Notes on Genesis (i)

‘Then God said, “Let us make man in Our image, according to Our likeness”…So God made man; in the image of God he made him; male and female he made them.’ (Gen 1:26f)

This is a very dense passage. Among other things that could be said, I’d like to note three matters.

The narrative in Genesis places the creation of humans on the sixth of the seven days of God’s creative activity. Every other act of creation is introduced by a formula according to which God says ‘Let there be…’, but here that which is created is spoken of as being made by someone who speaks in the plural (Let us make.) Perhaps the speaker is envisaged as using a plural of majesty, as kings and popes do when formally speaking; perhaps angels are being addressed. But Christian exegesis sees the plural as reflecting consultation between members of the Trinity, and this as having been appropriate because of the dignity of what was created on that day: ‘It is humanity, the greatest and most marvellous of living beings, and the creation most worthy of honour before God.’ (John Chrysostom) A Trinitarian interpretation may seem implausible: surely the person who wrote this section of Genesis cannot have intended this? Perhaps not, but literary theorists tell us that when a text is written it becomes the property of its readers, not its author, and one way of looking at the Church is to see it as the interpretative community formed around Scripture.

Image and likeness (eikon and homoiosis) are words which would have a great future in Greek patristic thought. The Fathers distinguish between them: ‘The expression “according to the image” indicates rationality and freedom, while the expression “according to the likeness” indicates assimilation to God through virtue.’ (John of Damscus) One is something given, the other must be worked for: ‘We possess the one [image] by creation; we acquire the other [likeness] by free will.’ (Gregory of Nyssa) ‘In days of old you created me out of nothing and honoured me with your divine image…Bring me back to your likeness, by restoring the ancient beauty.’ (Eulogetaria)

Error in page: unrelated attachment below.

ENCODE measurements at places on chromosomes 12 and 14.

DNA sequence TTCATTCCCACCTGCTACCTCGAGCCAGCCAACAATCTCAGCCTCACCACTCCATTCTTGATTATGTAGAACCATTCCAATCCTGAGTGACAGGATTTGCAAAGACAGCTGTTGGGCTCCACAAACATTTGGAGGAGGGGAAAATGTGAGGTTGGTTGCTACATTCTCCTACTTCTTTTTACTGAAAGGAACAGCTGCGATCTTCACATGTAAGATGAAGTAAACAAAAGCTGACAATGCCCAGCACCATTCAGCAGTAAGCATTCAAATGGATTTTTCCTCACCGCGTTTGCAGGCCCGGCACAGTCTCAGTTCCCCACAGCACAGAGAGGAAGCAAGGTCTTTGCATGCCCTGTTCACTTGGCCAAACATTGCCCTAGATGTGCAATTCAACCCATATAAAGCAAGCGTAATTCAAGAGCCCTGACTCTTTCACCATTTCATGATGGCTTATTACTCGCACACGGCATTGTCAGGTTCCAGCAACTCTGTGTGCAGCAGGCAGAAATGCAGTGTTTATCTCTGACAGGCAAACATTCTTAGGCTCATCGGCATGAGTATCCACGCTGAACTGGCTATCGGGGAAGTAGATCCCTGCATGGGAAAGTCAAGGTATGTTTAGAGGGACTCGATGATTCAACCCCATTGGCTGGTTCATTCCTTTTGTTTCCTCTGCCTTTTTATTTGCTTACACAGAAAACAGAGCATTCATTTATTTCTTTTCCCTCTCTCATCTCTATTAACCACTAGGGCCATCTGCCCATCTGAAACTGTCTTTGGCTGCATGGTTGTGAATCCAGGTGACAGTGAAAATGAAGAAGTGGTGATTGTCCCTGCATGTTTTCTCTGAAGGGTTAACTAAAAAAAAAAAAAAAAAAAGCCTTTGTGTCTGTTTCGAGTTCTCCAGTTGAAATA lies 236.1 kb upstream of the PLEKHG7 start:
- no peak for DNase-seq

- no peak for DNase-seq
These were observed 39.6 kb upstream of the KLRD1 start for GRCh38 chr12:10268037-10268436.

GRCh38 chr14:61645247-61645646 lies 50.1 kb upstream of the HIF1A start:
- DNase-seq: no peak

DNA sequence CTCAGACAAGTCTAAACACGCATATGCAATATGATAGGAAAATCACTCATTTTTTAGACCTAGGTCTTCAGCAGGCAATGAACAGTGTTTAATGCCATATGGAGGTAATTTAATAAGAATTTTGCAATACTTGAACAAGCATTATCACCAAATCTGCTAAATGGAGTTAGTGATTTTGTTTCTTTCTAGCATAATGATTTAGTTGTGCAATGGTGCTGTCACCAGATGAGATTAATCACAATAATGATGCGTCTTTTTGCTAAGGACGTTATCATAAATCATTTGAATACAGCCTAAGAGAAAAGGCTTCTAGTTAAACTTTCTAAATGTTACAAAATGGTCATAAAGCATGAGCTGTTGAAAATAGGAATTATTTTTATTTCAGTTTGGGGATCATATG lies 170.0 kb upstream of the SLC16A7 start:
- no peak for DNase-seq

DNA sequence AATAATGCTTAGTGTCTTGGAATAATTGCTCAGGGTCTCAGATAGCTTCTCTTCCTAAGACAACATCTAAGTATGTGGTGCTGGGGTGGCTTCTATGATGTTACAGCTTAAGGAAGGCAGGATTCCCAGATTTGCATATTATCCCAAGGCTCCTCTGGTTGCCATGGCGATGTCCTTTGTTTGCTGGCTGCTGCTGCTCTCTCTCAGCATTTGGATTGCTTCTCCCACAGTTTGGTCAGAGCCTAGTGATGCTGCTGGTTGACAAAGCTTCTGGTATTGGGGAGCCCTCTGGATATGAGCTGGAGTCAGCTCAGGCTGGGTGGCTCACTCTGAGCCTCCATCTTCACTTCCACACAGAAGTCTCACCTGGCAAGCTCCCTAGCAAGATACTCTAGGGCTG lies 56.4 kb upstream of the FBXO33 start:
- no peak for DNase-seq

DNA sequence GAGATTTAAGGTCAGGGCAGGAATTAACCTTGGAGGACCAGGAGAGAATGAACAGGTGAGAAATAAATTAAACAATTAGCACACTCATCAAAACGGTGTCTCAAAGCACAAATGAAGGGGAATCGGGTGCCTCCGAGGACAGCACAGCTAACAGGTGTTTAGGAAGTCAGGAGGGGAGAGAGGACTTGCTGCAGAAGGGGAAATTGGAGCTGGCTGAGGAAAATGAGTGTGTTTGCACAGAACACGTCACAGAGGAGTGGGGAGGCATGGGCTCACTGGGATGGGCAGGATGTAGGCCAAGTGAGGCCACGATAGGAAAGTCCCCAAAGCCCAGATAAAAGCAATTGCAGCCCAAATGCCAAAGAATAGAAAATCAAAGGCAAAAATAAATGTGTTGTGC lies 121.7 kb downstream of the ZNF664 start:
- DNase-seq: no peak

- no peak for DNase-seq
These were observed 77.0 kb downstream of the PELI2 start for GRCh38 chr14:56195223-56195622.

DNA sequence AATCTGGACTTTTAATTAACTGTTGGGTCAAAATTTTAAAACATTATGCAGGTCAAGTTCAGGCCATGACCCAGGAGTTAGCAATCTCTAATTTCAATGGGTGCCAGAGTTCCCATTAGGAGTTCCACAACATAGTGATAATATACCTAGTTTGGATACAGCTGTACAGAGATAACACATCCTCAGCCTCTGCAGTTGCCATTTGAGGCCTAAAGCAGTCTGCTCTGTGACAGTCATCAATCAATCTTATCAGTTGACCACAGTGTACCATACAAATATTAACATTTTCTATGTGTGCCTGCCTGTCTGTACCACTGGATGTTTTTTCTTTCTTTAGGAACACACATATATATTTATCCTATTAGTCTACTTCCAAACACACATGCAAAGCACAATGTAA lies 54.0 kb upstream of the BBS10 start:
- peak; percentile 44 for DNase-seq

The transition from ‘man’ and ‘him’ to ‘male and female’ is not startling in the Greek, which uses the gender inclusive word ‘anthropos’ for ‘man’. Indeed, far from one gender being superior, each will find fulfilment in the other. The apparently older account of the creation preserved in Genesis 2 introduces the creation of the woman by the words by referring to the man being alone:  ‘It is not good…’ (Gen 2: 18). This is in rhetorical contrast to the expression ‘it is good’ that occurs six times in the first chapter of Genesis. And if we see the opening sections of the Fourth Gospel as having been laid out in a series of days corresponding to the days at the beginning of Genesis (the matter is discussed in the Orthodox Study Bible; note that this  Gospel begins with the same phrase that Genesis opens with, ‘In the beginning’), in an extraordinary parallel to the days of creation, the sixth day is that on which Christ is present at a wedding feast!